They’re tiny, but they’re having a serious impact on our lakes, oceans and on aquatic life.
You may have heard of them: Tiny bits of plastic added to skin care products to provide grit. Everyone is familiar with gritty toothpaste or abrasive skin cream. Ever wonder what’s in that stuff?
There’s a good chance that the gritty texture in the products you may be using stems from minuscule grains of plastic – too small to filter out or remove from the wastewater stream. The particles are simply flushed out into lakes and streams where they accumulate and linger. They are light enough to float on the surface. To small fish and waterfowl, they look like food.
Like many contaminants, micro plastics make their way up the food chain where they accumulate in higher and higher concentrations. Not enough research has been done to know what kind of health issues may be linked to the ingestion of micro beads. Common sense tells us that the sooner we stop production of these hazardous materials, the better for us and for the environment.
A tube of Johnson and Johnson’s Clean and Clear facial scrub contains about 330 000 micro beads!
Environmentally conscious people have taken notice and some positive steps have been taken. Illinois is the first state to place a ban on micro beads. The NDP has proposed similar measures in Canada and environment Canada is studying the effect that micro plastics are having on the great lakes region. This is good news to be sure. However, even where bans have been proposed, it will take a number of years to phase out the products. Illinois, for example is giving manufacturers three years to comply with the legislation. It won’t be until 2019, that products containing micro beads can no longer be sold in Illinois.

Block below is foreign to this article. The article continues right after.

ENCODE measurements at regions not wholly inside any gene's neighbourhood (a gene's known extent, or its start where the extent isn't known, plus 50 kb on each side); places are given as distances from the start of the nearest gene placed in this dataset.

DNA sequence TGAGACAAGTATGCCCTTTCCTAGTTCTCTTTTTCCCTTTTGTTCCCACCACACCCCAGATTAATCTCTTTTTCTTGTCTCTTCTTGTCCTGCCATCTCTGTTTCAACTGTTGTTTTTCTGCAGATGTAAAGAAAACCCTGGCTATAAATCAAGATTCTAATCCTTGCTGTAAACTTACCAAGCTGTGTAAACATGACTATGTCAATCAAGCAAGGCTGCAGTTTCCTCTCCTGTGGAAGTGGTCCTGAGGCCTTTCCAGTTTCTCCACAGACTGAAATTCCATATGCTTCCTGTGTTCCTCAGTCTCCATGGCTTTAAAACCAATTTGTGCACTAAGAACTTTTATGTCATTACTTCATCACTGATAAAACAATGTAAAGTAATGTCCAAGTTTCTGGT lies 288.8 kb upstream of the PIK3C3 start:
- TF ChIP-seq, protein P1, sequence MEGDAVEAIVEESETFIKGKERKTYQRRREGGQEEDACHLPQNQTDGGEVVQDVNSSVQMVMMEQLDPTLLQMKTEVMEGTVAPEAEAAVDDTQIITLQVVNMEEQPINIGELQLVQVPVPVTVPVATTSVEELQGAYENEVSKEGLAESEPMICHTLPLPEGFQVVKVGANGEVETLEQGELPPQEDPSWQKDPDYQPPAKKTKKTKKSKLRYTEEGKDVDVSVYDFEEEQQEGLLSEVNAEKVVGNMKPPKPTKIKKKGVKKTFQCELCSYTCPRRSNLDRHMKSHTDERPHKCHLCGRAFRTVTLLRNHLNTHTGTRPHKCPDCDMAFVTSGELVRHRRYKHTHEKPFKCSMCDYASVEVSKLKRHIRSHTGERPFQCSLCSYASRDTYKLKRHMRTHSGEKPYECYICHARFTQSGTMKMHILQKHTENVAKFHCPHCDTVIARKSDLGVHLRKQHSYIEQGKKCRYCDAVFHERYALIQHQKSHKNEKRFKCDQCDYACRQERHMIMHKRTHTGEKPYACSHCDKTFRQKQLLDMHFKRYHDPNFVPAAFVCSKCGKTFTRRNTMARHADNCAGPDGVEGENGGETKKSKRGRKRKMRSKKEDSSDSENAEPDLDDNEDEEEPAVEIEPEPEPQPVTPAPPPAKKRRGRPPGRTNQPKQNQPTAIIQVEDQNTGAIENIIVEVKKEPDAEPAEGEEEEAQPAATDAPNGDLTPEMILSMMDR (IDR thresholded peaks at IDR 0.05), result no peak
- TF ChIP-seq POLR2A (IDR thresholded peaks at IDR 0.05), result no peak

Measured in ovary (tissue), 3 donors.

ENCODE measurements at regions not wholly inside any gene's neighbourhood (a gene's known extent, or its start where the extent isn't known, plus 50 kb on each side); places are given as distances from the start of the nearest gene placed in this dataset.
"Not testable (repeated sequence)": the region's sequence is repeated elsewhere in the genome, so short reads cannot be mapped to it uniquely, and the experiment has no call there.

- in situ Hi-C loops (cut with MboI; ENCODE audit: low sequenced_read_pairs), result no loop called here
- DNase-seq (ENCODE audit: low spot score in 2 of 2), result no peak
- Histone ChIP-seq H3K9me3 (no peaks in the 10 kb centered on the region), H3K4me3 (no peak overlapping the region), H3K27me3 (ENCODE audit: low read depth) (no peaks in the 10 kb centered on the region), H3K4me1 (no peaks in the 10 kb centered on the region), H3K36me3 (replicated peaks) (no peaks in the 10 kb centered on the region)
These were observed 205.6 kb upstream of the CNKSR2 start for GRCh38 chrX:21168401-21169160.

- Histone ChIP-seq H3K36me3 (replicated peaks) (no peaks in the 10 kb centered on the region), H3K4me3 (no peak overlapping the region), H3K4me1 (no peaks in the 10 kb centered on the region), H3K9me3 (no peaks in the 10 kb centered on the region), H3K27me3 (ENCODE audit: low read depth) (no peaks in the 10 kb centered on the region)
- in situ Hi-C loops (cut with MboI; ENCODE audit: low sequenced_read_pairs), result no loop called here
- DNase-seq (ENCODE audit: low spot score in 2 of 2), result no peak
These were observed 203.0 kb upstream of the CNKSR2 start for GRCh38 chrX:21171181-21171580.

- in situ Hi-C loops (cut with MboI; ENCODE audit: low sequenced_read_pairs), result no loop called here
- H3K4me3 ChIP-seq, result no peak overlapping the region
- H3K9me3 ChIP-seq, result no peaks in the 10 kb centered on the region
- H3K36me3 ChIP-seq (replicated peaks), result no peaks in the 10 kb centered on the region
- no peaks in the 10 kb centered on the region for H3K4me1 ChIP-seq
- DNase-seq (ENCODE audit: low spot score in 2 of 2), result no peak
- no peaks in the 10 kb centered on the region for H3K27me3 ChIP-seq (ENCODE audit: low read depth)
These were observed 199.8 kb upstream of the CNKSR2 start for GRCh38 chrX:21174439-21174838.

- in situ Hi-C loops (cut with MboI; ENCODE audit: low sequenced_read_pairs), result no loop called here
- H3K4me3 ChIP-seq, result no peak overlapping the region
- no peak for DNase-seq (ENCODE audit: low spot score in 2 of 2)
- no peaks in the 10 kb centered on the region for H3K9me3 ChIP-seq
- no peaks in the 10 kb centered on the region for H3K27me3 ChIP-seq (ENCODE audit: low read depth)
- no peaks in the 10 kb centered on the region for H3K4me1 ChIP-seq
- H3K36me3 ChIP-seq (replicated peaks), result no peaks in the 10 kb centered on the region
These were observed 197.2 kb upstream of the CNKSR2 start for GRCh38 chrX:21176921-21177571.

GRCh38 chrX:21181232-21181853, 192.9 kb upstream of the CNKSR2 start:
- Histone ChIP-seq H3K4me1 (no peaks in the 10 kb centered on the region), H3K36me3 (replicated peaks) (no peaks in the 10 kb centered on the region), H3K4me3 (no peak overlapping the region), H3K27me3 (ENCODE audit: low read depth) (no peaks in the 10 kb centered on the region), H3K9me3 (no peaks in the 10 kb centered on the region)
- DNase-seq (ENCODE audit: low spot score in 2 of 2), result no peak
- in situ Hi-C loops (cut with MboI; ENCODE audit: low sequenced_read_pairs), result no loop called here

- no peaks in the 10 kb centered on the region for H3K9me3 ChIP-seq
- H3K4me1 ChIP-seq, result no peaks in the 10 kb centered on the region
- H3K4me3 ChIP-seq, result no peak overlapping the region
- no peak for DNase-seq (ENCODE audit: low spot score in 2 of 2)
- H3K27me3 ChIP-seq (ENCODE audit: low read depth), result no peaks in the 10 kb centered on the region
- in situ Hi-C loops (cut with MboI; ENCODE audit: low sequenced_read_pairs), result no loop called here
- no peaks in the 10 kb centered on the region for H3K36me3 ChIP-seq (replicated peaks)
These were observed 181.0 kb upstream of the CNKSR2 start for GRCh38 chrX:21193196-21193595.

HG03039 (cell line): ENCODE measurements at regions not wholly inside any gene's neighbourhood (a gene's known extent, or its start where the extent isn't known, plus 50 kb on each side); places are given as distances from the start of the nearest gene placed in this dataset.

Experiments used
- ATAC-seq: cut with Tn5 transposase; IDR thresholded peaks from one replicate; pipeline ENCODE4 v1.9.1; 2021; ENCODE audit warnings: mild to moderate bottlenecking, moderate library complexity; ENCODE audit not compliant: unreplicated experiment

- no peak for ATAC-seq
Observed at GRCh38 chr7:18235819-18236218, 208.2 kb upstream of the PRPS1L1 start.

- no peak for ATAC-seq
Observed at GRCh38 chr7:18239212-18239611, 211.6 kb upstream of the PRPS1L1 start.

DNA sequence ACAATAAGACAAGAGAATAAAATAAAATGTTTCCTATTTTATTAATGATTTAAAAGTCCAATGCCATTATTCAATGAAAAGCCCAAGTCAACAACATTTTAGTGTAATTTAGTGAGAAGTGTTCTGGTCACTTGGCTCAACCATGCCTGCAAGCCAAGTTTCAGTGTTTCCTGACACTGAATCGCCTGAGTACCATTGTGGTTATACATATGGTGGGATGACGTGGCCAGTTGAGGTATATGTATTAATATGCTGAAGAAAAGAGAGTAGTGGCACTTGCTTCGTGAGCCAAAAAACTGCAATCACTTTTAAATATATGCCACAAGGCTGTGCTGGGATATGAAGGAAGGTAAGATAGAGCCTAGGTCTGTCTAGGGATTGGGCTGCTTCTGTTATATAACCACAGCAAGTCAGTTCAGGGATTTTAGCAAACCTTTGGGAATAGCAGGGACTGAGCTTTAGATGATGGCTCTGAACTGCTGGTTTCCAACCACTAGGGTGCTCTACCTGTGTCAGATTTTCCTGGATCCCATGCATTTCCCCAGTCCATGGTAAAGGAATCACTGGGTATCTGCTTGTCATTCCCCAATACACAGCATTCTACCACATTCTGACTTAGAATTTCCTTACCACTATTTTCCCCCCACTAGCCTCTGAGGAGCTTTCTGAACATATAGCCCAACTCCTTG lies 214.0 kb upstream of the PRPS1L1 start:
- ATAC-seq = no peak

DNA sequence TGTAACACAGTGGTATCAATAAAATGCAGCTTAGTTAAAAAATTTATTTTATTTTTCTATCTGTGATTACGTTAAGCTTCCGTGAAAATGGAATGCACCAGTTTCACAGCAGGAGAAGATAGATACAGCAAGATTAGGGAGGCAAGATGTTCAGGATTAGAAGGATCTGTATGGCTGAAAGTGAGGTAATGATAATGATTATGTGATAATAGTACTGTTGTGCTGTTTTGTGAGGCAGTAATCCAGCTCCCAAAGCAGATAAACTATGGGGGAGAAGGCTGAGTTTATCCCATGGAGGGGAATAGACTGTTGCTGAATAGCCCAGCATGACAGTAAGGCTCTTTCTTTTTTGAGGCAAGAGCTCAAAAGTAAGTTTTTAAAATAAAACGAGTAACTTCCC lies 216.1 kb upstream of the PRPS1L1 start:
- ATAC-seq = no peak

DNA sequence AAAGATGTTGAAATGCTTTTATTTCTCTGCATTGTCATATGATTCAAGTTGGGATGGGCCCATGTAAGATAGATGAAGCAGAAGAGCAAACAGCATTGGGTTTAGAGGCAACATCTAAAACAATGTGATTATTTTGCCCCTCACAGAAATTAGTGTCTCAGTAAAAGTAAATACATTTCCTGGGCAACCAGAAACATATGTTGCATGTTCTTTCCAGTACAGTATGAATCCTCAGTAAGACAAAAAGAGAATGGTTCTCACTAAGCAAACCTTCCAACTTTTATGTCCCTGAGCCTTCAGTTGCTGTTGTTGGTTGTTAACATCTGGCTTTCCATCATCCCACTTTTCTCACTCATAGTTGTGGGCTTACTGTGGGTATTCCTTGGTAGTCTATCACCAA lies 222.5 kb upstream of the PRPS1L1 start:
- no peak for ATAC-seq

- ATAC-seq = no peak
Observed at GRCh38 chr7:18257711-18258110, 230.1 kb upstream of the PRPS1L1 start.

There is a more immediate solution. Large corporations may take a while to adapt, but as informed consumers, we can make better choices today. The next time you buy an exfoliating beauty product, check the ingredients for the type of exfoliant used. Plastic beads don’t harm the skin directly, but they still cause plenty of harm. Better alternatives include rice, apricot seeds, salt crystals, walnut shells. powdered pecan shells, bamboo and my favourite – fine clay.
Of course there is no real reason to be using plastic in the first place. We know that large amounts of plastic are already floating in our waters. The accumulation of plastic waste is major concern. Why then would we be adding to this mess by creating a pollutant that is almost impossible to get rid of?
Like many bad ideas, this one stems from an economic imperative. Our economic system dictates that companies, especially big ones, seek the cheapest mode of production possible. Conscientious behaviour on the part of consumer is often the only thing to hold large producers in check. As we strive to make good choices, micro beads are something to be aware of.